A Good Second Choice

A Good Second Choice

Allan Arkush

Yirimiyahu be-Tzion is a solid work of intellectual history, devoted above all to understanding Judah Magnes as he understood himself, sympathetic but honest, and attentive to the weaknesses as well as the strengths of his thinking.

A Pinch of Levity

A Pinch of Levity

Stuart Schoffman

Is it true that three people are required to perfect a joke: one to tell it, one to get it, and a third not to get it? Stuart Schoffman tracks a single Jewish joke through multiple tellings.

For the Many, Not for the Jew

For the Many, Not for the Jew

Tanya Gold

The anti-Zionism embraced by far-left activists who flocked to Labour after Jeremy Corbyn’s election has merged with ancient European Jew-hatred to create a new and virulent strain of anti-Semitism.

The Old Country, Twice Removed

The Old Country, Twice Removed

Allan Arkush

My grandfather had a way of mentioning the Kiev guberniya (province) that made it sound to me, when I was a boy, like it was our place in the Old Country—and more than half a century later, it still does.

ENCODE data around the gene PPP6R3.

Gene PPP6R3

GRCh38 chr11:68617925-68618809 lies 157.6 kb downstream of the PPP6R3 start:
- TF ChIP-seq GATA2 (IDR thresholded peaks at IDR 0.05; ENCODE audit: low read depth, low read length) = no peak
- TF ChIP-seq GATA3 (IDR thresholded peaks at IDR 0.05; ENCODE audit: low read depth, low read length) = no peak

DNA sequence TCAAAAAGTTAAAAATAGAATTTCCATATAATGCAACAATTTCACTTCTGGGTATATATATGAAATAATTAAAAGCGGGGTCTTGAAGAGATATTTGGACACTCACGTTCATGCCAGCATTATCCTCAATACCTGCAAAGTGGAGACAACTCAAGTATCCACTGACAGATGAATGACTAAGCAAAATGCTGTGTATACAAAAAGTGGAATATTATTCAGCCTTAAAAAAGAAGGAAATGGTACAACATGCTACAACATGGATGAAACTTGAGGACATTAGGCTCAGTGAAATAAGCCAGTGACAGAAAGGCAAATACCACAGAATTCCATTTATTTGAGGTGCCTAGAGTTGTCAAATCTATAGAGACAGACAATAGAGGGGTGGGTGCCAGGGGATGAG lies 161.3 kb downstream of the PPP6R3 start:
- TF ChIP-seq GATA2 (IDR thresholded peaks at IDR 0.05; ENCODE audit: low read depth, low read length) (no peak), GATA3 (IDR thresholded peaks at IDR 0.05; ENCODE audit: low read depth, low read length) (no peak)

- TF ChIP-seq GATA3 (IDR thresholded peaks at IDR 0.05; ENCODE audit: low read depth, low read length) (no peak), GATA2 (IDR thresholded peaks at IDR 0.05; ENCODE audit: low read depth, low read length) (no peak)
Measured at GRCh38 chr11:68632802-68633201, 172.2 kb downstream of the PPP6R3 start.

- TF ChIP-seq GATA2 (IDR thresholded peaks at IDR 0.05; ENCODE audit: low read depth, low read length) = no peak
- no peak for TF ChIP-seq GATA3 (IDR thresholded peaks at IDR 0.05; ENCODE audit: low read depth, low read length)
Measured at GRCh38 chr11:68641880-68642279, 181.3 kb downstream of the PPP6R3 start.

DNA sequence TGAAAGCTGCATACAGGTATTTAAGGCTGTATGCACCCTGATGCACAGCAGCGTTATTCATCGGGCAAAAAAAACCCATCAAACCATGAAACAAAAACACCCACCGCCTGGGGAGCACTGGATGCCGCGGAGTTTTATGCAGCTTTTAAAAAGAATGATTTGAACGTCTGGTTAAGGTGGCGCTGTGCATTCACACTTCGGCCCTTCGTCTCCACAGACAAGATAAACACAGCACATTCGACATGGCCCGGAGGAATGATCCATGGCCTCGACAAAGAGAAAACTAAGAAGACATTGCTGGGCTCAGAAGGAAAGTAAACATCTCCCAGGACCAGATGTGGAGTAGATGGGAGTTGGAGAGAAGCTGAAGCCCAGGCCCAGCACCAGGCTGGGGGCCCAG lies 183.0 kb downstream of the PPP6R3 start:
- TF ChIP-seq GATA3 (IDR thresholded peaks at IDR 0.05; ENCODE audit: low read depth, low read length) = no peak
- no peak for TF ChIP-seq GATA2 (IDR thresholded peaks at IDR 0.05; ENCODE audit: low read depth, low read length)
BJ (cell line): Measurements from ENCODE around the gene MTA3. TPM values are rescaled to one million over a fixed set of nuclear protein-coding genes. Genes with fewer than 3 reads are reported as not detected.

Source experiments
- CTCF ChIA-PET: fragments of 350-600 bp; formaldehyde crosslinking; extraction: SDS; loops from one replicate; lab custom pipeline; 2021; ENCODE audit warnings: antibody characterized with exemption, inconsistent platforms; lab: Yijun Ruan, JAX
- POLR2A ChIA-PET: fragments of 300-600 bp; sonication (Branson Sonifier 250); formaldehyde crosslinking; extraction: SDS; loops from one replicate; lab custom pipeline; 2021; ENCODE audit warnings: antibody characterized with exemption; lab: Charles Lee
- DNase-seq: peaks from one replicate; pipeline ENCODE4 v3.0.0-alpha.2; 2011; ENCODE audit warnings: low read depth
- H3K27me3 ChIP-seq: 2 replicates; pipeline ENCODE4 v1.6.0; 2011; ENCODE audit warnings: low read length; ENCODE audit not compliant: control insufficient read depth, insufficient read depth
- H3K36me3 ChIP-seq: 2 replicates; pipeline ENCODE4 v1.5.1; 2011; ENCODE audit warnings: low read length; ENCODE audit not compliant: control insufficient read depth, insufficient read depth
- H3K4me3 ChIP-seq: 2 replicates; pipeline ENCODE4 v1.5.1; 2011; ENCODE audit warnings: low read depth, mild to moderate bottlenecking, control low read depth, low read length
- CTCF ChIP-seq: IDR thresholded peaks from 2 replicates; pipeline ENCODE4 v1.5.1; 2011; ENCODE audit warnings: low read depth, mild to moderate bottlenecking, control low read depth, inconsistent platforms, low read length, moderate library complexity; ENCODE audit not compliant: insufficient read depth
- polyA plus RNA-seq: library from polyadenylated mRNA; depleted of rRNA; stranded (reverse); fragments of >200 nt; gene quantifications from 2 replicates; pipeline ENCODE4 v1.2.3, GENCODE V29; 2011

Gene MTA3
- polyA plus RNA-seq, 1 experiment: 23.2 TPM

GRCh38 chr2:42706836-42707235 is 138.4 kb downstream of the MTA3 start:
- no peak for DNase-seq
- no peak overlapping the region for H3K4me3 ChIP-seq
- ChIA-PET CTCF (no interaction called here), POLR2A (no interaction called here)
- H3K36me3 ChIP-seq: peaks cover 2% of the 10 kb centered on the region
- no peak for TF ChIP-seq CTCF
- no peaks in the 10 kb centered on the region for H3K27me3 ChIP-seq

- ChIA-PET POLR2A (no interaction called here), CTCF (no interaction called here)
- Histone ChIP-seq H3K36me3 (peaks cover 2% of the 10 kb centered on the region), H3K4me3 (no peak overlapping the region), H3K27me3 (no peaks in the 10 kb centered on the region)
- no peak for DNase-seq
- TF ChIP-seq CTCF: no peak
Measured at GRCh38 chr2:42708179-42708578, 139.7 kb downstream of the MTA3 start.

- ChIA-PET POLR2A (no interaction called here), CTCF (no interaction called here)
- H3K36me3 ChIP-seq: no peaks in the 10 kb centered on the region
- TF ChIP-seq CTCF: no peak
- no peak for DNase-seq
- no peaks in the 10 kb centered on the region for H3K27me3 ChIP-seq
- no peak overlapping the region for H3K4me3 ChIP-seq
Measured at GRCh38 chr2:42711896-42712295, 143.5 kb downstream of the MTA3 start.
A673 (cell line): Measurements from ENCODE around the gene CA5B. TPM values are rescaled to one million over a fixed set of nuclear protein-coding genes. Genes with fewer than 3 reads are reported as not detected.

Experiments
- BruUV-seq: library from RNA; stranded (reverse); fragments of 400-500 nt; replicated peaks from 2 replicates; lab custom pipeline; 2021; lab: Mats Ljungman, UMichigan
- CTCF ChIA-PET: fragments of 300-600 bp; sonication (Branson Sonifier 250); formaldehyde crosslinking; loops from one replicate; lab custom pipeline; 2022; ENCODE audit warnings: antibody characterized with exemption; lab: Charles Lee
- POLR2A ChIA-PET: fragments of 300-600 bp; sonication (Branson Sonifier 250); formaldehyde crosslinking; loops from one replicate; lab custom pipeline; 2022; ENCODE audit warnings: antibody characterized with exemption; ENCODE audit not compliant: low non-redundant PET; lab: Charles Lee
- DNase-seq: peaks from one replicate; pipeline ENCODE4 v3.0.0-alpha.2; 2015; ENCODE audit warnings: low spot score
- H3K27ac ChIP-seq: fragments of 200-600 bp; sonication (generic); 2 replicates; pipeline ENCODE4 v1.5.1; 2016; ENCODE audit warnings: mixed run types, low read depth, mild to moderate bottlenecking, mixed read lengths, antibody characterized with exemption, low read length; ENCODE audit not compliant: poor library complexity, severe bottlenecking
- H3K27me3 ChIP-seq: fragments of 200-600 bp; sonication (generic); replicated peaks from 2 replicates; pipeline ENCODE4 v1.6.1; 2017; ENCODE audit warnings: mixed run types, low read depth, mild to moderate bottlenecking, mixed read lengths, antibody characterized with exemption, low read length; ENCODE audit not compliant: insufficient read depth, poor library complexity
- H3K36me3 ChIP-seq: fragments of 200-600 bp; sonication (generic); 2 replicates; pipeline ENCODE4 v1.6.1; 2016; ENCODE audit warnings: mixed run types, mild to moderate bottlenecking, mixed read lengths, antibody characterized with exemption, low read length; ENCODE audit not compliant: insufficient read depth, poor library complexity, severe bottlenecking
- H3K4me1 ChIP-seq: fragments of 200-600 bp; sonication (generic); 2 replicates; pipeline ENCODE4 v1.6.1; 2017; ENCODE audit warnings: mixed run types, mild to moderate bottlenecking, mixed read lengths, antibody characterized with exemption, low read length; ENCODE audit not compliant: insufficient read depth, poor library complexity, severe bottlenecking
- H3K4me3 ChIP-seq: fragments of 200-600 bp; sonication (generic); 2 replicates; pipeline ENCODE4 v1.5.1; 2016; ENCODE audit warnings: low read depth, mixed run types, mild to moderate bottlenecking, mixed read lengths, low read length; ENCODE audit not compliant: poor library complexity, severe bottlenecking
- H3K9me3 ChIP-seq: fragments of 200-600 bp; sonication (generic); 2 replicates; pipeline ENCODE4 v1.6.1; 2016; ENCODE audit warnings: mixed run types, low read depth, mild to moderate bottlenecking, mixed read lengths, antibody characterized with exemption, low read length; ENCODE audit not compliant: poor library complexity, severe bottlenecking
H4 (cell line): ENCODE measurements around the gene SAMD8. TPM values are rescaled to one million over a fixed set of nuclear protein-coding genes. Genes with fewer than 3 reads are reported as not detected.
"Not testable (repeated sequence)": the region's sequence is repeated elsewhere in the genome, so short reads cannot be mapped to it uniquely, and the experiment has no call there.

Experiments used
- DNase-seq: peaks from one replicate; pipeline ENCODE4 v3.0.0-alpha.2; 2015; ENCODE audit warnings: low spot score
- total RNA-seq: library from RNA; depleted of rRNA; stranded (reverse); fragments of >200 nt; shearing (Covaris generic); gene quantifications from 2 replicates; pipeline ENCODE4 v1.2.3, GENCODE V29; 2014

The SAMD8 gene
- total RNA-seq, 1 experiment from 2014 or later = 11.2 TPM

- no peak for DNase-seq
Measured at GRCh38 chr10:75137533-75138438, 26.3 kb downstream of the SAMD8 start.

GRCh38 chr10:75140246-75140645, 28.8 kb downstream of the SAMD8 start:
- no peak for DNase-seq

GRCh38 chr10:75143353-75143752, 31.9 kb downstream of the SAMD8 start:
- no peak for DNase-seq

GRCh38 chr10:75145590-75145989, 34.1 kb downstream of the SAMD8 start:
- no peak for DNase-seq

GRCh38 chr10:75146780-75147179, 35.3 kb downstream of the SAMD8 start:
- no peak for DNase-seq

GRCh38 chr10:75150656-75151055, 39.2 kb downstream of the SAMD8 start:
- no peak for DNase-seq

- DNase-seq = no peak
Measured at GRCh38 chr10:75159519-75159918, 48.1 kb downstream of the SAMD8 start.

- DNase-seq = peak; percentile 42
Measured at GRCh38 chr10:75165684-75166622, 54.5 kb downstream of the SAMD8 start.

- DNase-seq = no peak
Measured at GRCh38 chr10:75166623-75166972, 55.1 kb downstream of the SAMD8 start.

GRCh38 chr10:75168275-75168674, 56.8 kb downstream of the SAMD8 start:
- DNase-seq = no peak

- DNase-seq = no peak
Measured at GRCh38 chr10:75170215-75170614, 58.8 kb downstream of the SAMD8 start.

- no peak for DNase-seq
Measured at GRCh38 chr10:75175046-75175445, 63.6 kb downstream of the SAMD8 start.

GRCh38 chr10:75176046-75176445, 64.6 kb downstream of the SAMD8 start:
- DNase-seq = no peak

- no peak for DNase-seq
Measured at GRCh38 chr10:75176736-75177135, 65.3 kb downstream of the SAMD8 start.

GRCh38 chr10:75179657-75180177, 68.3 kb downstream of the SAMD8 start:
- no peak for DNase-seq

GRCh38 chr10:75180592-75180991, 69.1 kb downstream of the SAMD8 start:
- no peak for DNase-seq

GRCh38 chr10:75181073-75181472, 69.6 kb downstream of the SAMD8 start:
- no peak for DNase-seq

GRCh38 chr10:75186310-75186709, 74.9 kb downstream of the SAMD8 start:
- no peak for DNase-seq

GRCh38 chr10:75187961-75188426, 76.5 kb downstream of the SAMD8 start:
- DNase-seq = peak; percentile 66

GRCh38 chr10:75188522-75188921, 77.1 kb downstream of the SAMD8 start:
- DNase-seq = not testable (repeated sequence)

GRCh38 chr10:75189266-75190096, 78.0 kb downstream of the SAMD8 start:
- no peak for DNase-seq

The Hebrew Teacher

The Hebrew Teacher

Stuart Schoffman

After his baptism, Judah Monis observed the Christian Sabbath on Saturdays, giving rise to suspicion, and for 38 years taught mandatory Hebrew to rebellious students.

The Jewsraeli Century

The Jewsraeli Century

Yossi Shain, Michal Schwartz

Ben-Gurion declared that “with the creation of the state, we are standing on the edge of a new era. Not only in the life of the Jewish community in Israel, but . . . in the history of Judaism itself.” He was right, but not in the way he thought he would be.

The Anti-Imperialism of Idiots

The Anti-Imperialism of Idiots

Alan Johnson

While it is customary to trace the Left’s bitter divorce from Israel to the Six-Day War of 1967, Susie Linfield shows that in some cases the relationship breakdown began earlier, in the late 1950s, when the New Left, having given up faith in the Soviet Union, decided anticolonialism is socialism,

Spiritual Survival

Spiritual Survival

Nadia Kalman

In 1960, the novelist Vasily Grossman wrote to then-premier Nikita Khrushchev with an unusual intention. He wished, he wrote, to “candidly share my thoughts” with the most powerful man in a country that often murdered bearers of candor.